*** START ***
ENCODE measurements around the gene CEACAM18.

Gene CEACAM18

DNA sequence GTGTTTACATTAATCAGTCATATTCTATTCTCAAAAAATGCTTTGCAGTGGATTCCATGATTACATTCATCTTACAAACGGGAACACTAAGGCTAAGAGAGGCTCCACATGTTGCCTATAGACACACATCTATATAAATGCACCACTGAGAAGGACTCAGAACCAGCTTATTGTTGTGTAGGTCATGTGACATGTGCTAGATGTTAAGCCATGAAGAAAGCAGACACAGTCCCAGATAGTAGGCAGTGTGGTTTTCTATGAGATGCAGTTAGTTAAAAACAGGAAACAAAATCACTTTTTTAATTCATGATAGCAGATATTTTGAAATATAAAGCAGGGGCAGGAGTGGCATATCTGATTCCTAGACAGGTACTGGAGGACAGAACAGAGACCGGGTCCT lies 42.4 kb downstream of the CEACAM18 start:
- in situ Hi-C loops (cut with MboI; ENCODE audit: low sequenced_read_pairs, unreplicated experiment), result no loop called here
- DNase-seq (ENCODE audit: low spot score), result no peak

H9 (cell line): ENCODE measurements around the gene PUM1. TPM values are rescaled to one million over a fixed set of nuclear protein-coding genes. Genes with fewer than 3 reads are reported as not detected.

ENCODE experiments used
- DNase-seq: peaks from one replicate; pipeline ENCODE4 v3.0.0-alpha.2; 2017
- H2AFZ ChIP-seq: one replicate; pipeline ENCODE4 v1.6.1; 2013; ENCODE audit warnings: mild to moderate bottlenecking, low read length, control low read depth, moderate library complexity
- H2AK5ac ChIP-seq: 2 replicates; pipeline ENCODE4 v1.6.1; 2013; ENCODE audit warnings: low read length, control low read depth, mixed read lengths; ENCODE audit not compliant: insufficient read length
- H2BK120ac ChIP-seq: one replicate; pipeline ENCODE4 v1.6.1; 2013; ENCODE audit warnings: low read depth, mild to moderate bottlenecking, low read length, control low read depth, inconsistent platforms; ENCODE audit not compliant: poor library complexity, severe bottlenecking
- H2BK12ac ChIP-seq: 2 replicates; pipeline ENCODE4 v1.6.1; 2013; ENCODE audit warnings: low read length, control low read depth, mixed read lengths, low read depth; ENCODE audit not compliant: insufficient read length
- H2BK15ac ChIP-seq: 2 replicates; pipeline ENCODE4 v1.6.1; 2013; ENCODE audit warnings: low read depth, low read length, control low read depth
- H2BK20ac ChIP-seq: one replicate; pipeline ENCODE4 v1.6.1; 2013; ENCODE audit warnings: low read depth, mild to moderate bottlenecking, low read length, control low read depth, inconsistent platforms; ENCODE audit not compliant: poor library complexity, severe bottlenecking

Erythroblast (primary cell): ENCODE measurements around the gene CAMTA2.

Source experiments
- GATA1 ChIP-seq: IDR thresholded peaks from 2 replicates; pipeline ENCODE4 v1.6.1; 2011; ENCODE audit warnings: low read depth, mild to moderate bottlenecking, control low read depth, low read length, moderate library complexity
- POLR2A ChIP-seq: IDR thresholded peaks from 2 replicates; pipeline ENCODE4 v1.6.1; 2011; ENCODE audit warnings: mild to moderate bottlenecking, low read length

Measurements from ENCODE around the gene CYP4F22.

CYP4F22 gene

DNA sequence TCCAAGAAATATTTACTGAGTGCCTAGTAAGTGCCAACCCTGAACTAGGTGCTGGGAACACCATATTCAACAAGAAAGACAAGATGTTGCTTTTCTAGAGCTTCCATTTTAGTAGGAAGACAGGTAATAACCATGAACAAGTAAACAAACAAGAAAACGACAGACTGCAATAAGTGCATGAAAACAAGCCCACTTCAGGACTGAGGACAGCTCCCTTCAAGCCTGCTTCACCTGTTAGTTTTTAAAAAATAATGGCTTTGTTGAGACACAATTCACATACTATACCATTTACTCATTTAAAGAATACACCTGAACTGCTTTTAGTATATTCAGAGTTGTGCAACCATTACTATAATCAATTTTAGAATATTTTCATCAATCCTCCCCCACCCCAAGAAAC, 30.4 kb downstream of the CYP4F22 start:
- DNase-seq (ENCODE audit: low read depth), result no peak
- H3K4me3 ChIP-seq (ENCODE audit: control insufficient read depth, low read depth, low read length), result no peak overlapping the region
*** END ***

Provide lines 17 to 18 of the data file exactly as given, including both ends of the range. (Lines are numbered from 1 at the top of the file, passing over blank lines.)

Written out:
- GATA1 ChIP-seq: IDR thresholded peaks from 2 replicates; pipeline ENCODE4 v1.6.1; 2011; ENCODE audit warnings: low read depth, mild to moderate bottlenecking, control low read depth, low read length, moderate library complexity
- POLR2A ChIP-seq: IDR thresholded peaks from 2 replicates; pipeline ENCODE4 v1.6.1; 2011; ENCODE audit warnings: mild to moderate bottlenecking, low read length